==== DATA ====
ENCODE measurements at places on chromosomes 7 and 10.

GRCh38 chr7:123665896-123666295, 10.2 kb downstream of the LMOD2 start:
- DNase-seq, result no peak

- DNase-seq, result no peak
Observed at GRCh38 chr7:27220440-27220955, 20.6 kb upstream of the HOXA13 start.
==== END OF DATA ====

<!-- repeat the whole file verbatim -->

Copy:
ENCODE measurements at places on chromosomes 7 and 10.

GRCh38 chr7:123665896-123666295, 10.2 kb downstream of the LMOD2 start:
- DNase-seq, result no peak

- DNase-seq, result no peak
Observed at GRCh38 chr7:27220440-27220955, 20.6 kb upstream of the HOXA13 start.